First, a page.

RE: Unvaluable help to port SqlHierarchyId to .Net Core (Adam Milazzo on how the SQL Server hierarchyid data type works (kind of))
Unvaluable help to port SqlHierarchyId to .Net Core (anonymous on how the SQL Server hierarchyid data type works (kind of))
.: An idea in need of an implementation | 2003-02-20 03:44PM :.
Background - Today I was talking with a friend, Jim, and he had an awesome idea. I think it's just too good to go unimplemented. The basic premise is that anybody can, via mobile devices connected to the internet, leave "notes" that are tied to certain geographic locations. People that visit the location can read the notes others have left.
The basics - I feel like expanding upon the idea and providing an implementation. So here are my thoughts. Basically, the database would tie comments to a certain location in the world, and comments would be posted from mobile devices equipped with GPS receivers. People would be able to query for notes of certain types within a certain radius of their current location, search them for keywords, etc. Each comment would have at least one category or keyword associated with it, so that messages could be grouped and filtered using predefined categories.
The service could be used to comment on the quality of restaurants in the area, or whatever. Given that a client could be set up to poll the server every so many minutes and alert the user when messages matching certain criteria are found, it could be a way for the user to find locations offering wanted services while doing nothing more than walking/driving around town. Somebody busted for running a stop sign could even check to see if anybody else thought it was hard to see and possibly use that in his defense.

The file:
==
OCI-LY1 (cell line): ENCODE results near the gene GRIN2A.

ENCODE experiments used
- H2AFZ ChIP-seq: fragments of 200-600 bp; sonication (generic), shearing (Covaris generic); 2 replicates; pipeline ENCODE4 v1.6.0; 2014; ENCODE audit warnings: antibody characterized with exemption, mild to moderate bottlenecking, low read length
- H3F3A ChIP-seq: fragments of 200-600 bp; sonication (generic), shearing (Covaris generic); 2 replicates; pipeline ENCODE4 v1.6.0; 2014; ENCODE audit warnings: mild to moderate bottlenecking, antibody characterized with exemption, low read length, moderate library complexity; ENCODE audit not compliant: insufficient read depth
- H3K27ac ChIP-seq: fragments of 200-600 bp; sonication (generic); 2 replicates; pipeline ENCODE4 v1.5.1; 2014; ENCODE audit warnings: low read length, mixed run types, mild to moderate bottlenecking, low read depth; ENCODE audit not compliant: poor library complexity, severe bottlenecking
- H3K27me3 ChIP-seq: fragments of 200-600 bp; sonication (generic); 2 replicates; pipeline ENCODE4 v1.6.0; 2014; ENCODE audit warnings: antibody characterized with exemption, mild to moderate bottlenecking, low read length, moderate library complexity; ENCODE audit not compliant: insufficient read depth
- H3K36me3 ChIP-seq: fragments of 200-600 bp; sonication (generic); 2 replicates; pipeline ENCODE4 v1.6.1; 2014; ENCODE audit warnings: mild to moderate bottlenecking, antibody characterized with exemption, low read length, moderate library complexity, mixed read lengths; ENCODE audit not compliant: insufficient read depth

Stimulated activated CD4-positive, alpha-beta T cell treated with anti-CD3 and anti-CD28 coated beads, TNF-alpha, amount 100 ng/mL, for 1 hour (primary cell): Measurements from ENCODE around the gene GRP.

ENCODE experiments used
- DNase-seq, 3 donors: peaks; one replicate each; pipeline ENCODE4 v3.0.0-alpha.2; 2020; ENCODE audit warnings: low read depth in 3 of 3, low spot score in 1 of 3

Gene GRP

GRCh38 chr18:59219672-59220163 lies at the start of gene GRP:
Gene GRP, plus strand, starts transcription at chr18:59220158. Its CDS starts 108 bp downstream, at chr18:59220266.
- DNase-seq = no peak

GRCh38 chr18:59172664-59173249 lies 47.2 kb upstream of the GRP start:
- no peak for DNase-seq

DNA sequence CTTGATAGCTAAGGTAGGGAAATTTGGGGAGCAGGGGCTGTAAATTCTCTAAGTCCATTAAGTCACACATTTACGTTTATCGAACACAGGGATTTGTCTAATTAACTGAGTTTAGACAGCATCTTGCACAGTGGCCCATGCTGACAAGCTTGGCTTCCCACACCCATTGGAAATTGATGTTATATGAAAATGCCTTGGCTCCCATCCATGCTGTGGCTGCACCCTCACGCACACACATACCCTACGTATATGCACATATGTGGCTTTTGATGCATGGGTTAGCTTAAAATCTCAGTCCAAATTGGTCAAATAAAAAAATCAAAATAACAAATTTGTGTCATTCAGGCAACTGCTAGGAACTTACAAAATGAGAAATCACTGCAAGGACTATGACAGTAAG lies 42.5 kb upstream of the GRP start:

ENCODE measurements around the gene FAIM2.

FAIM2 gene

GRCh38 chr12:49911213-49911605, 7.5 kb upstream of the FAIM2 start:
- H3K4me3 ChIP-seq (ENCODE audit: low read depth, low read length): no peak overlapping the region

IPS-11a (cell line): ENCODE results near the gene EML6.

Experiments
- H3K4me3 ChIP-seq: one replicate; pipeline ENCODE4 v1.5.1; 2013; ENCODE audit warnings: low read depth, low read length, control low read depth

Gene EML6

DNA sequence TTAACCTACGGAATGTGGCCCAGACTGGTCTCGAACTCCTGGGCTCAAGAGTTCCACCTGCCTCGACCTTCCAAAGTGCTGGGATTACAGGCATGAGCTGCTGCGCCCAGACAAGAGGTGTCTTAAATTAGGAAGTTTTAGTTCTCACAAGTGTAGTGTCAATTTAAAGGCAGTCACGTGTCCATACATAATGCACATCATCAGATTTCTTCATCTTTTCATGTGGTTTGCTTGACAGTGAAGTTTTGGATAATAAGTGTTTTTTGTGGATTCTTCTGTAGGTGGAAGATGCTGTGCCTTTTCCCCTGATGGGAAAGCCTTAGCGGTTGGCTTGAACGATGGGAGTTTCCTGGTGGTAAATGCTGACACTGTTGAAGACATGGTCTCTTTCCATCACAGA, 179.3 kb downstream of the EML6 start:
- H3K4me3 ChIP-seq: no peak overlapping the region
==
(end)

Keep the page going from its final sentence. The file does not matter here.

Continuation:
Anonymity and the spam problem - The main problem I see is weeding out spam and other messages that don't belong in the system. I don't see a way to do this if everyone is anonymous, except by applying a blanket message filter. That may not be such a bad idea, given that filters like the one I implemented for my own email are surprisingly effective. The filter could even have a separate data set per category to help it weed out messages that don't belong in that category. Unfortunately, people may eventually find ways to craft messages to get around the filter (creating an ongoing maintenance problem in training the filter), and it doesn't really help in removing messages that don't look spammy, but are just plain incorrect.
So, a fully anonymous system is unlikely to work. I think the best way is some kind of moderation system. I'm going to have to look into various systems, like those implemented by Slashdot and Everything2. I'm thinking that, like Slashdot, anonymous posting would be allowed, but nobody would be able to see it unless it was useful enough to be moderated up, or you wanted to see anonymous messages. Messages posted by newly-created accounts would have a higher score than those posted anonymously, but still not one high enough for the messages to be visible to the general public. A person would have to gain credit by having it bestowed upon them by others. Messages posted by people with higher credit would have a higher starting score, and the votes of people with more credit should weigh more in determining the score of a message. People with higher credit would also be able to post comments more often.